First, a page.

This can then be seen as a precursor to the two paths, where Jesus established the attraction to the way to Yahweh – the flashing neon lights that attract people wanting to learn more and then the lesson taught that says, “Yahweh proposes marriage to you.”


That is where it becomes Jesus teaching sermons from the mount, where what he recited and then explained was how David sang, “Their delight is in the law of Yahweh and they meditate on his law day and night.”


That meditation – 24/7 – does not come because someone heard some man or woman tell a beautifully spoken, poignant personal experience that is what led him or her to be a political activist wearing priestly garb. That is teaching self-adoration and cultism, not a proposal from Yahweh and how to go about marrying a soul to Him.


Jesus taught [and then all souls in which the soul of Jesus was reborn - all Christs] divine marriage comes from seeking Him. Thirsting for Scriptural knowledge means doing all that attracts the Holy Spirit to one; then being in the presence of Yahweh and finding – being a witness to – Him never leaving. All questions about Scripture become whispers of guidance that lead one to deeper and deeper faith, experiencing the truth.


Jesus was that when he preached from the mount by the sea; but then the Apostles and Saints became many souls that had become resurrection of Jesus – because “Christ has been raised” in them – who spoke as him reborn, so the same effect was felt by those seeking the truth.


Jesus taught the meaning of the law. The law is the Covenant of marriage to Yahweh. The law is the commitment – till death does you self-ego part forevermore and Jesus rules your life eternally.


One path welcomes the law. The other path says, “What law? There are no rules over here.”


Luke then does what Matthew did not, by telling of Jesus speaking of the “Woes.” The Saints are those who take the path of marriage to Yahweh. They are “Blessed” by His Spirit. Those who take the other path only find misery.


That is why David sang, “For Yahweh knows the way of the righteous, but the way of the wicked is doomed.”


Doomsday is when Judgment Day arrives and all a soul can say … if having followed the path of the wicked – the Cursed – is, “Woe is me!.”


In Luke’s verse twenty, where the NRSV shows, “Then he looked up at his disciples and said,” the reality of what Luke wrote is similar to what Paul wrote.


Luke wrote, “having raised their mind’s eyes of himself into those disciples,” which is wrong to make it appear Jesus looked up at his disciples. Jesus “raised their mind’s eyes” so he possessed them. They saw what Jesus revealed to them spiritually.


Paul used a similar root word to say “having raised” nine times, in different forms. Luke wrote “epairó,” while Paul wrote from “egeiró.” Both mean “to raise,” with Paul’s root more identified with awakening one asleep, where sleep is metaphor for death.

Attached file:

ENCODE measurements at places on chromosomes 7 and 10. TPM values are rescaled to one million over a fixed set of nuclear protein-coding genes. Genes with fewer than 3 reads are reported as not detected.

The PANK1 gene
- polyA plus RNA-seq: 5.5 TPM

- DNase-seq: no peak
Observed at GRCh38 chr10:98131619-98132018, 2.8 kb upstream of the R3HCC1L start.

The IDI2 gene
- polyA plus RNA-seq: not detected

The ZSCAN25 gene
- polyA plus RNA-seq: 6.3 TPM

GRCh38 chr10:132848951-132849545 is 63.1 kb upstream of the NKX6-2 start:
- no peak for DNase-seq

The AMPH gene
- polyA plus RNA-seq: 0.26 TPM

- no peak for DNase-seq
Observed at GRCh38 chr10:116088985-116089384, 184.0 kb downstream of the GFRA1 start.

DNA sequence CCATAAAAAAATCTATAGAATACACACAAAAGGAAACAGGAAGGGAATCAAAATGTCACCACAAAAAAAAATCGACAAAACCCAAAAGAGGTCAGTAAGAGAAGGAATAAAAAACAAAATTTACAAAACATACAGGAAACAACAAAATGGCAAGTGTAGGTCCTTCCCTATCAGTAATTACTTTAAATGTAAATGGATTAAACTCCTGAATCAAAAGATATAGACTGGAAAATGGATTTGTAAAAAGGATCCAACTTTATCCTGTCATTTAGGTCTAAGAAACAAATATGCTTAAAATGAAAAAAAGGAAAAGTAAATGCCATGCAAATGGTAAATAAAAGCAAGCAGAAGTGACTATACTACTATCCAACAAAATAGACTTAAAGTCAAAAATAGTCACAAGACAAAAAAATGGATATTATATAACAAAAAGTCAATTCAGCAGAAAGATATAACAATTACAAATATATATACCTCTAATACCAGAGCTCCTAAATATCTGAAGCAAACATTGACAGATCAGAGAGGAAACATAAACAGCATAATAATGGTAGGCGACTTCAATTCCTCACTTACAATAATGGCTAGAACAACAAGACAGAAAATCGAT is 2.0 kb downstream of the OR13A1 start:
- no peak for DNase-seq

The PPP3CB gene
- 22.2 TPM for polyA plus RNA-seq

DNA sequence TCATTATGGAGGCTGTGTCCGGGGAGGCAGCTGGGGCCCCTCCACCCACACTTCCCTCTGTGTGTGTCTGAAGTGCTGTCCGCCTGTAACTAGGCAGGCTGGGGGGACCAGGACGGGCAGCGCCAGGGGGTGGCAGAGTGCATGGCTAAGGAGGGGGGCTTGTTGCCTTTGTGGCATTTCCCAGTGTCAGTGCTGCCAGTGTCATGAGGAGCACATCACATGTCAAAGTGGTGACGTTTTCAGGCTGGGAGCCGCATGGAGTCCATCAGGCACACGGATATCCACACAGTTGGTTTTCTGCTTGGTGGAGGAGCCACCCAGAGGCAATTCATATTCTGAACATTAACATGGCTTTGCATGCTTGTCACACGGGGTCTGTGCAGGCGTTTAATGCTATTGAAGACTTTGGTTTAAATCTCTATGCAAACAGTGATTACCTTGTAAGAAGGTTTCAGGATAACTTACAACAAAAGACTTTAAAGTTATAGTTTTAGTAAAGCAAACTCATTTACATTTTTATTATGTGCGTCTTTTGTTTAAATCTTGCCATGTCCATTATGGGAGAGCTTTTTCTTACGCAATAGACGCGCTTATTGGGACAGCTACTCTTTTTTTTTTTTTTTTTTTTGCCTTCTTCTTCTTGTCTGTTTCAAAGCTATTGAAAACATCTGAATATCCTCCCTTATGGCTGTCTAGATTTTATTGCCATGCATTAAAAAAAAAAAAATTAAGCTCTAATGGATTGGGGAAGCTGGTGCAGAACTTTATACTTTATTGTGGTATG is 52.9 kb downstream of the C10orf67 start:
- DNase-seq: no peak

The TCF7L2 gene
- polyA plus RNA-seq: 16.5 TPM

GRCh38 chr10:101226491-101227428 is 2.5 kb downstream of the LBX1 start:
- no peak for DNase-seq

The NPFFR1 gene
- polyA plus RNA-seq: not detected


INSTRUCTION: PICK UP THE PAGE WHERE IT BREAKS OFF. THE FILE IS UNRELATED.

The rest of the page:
Luke was lifting up the souls of the disciples, preparing them for ministry; and, that is what having the soul of Jesus within one does.


When you look at the grand scheme of those “Blessed,” it reflects similarly on those who will find “Woe” upon their souls. That says every soul will reach the fork in the road of life. All will arrive poor, hungry, weeping, hated, excluded, and outcast.


Some will not be able to see their own plight, because money, food, wine, and self-worship will blind them from the truth. A soul needs eternity afforded to it, spiritual food so it can thrive, the blood of Christ flowing through its being to find joy, and know self-sacrifice in order to get those missing pieces.


The ones who meet Jesus along the road, listen, believe, and enter the brides-of-Yahweh class of Law. All arrive at the fork with the same failures; but those who take the path to Yahweh will find all the negative traits disappearing … cleansed away.


Those who see Jesus as trying to get them to give up all the worldly things they have amassed in life, will reject him. They will follow the suggestions of Satan, who promises temporal gains. Temporal gains evaporate when death comes and a soul is released from the material realm for judgment.


At the end of verse twenty-six, where the NRSV shows, “for that is what their ancestors did to the false prophets,” this is misleading,


This speaks “Woe” to those who get so high and mighty that they think they own the church they go to. It is ‘ancestral’ only in the sense that they learned how to manipulate churches from someone who did it before them.


The “false prophets” are then the hired hands who are interviewed and chosen to lead flocks astray. Money talks and money gets people elected to vestry positions. From those positions of influence, lost souls bring in those who support their lifestyles … that are clearly walking the wrong path to ruin.


This, sadly, is the state of many churches calling themselves “Christian.”


The message Jesus taught … along with Yahweh through Jeremiah, David, and Paul … is choose your way of life well.


I know the path of the bus will take you all away from here; and, the bus is quickly closing in. I will end here; but keep in mind how the complexities of life are really very basic. It comes down to two paths to choose from.


The hardest path is to sacrifice self-ego and submit your soul into marriage to Yahweh. Making that decision is the hardest part. Yahweh will help those who seriously commit to Him.


The easiest path is the one with the least resistance. Evil is always inviting; but it is setting a trap that becomes quite difficult to escape.


Think about these lessons this coming week. I look forward to meeting with you again next Sunday.


Until then, do choose wisely


Amen